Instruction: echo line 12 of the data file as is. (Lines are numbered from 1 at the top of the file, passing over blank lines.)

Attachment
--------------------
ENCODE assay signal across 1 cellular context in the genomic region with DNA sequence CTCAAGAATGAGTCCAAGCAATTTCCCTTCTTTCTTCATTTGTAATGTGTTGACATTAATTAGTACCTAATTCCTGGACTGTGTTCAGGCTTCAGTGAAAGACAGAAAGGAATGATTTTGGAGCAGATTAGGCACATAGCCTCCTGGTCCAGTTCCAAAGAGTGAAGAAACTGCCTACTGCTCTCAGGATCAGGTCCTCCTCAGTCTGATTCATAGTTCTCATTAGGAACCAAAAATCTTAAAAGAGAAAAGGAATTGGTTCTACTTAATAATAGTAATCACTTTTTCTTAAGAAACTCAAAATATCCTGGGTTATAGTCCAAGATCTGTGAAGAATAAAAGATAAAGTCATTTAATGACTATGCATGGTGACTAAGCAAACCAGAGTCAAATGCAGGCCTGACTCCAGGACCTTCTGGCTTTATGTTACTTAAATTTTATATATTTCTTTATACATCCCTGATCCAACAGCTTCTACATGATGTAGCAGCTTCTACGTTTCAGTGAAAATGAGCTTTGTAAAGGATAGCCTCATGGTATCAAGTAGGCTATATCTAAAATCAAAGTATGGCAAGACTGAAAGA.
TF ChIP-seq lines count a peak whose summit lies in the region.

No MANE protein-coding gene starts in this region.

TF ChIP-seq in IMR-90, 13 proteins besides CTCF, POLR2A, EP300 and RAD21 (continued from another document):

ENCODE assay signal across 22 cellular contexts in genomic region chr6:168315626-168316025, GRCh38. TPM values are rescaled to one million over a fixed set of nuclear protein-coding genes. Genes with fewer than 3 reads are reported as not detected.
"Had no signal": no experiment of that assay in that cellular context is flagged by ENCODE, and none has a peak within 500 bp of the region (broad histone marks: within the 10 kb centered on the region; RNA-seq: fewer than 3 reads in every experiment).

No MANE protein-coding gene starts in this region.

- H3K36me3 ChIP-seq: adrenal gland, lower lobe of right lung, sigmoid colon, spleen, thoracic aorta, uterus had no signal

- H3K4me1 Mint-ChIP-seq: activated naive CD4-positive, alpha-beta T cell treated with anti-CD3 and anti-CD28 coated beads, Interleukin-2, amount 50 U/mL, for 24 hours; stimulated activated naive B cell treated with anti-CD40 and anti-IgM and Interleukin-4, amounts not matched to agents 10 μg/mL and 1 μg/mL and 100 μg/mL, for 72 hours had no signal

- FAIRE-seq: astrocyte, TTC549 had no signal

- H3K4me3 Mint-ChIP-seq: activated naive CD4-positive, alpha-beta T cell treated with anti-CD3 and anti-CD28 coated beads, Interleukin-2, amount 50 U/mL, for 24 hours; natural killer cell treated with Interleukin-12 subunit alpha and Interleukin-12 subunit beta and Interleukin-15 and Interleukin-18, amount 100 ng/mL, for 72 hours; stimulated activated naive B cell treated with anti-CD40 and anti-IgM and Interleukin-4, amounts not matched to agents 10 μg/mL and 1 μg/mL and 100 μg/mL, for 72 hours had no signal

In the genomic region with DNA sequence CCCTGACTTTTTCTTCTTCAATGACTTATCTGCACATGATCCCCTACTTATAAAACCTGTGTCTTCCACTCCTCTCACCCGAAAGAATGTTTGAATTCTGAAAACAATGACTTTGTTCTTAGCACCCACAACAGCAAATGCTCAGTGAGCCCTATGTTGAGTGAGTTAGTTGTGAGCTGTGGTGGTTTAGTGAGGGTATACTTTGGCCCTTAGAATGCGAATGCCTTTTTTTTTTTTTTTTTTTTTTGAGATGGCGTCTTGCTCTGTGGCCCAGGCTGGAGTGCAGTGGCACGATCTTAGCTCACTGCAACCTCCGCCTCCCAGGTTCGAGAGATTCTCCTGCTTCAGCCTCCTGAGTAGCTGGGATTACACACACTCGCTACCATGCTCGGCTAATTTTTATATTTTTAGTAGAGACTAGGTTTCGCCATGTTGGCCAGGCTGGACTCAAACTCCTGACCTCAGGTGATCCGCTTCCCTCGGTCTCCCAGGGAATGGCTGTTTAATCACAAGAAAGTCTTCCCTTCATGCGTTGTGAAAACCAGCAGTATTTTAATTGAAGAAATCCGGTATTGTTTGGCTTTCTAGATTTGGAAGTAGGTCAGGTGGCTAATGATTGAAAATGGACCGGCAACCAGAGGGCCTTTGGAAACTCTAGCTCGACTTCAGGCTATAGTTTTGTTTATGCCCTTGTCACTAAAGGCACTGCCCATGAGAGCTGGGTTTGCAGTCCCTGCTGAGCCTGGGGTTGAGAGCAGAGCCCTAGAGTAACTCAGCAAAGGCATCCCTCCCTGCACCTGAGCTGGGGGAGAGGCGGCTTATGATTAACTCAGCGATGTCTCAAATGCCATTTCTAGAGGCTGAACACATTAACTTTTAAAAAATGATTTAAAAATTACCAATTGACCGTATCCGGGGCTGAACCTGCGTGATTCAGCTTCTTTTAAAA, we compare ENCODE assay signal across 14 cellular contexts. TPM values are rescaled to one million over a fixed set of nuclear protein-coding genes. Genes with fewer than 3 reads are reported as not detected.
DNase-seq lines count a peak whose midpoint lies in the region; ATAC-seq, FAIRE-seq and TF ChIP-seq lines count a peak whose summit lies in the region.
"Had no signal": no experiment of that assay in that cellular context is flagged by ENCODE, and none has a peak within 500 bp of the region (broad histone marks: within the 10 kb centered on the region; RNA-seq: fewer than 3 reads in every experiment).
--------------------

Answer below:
In the genomic region with DNA sequence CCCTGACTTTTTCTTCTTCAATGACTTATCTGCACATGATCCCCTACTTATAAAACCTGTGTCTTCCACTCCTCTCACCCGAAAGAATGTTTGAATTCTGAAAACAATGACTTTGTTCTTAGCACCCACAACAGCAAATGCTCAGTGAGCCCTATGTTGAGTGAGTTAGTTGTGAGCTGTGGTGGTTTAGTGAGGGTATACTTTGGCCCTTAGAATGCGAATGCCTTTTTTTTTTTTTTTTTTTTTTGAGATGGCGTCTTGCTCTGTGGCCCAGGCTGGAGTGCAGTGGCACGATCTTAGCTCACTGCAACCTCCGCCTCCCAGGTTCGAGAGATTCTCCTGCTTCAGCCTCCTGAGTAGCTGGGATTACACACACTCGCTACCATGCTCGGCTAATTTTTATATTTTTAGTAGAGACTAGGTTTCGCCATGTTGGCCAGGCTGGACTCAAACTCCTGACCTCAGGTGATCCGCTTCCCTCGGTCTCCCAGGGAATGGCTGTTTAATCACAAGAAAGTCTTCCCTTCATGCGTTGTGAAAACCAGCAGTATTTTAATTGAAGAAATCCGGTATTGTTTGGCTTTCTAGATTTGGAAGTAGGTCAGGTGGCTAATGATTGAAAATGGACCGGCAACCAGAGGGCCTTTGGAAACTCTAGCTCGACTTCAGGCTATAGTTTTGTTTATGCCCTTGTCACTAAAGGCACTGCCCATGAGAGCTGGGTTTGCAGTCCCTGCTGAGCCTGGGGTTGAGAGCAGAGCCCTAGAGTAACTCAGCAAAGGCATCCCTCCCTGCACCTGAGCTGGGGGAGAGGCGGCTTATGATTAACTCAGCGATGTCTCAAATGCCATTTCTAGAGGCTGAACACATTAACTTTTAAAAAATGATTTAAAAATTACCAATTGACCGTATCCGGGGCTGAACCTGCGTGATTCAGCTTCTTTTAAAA, we compare ENCODE assay signal across 14 cellular contexts. TPM values are rescaled to one million over a fixed set of nuclear protein-coding genes. Genes with fewer than 3 reads are reported as not detected.